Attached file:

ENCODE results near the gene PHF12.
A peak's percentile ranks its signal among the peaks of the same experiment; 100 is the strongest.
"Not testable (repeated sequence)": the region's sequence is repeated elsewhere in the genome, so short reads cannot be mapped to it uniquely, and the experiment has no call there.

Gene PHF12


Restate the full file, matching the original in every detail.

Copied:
ENCODE results near the gene PHF12.
A peak's percentile ranks its signal among the peaks of the same experiment; 100 is the strongest.
"Not testable (repeated sequence)": the region's sequence is repeated elsewhere in the genome, so short reads cannot be mapped to it uniquely, and the experiment has no call there.

Gene PHF12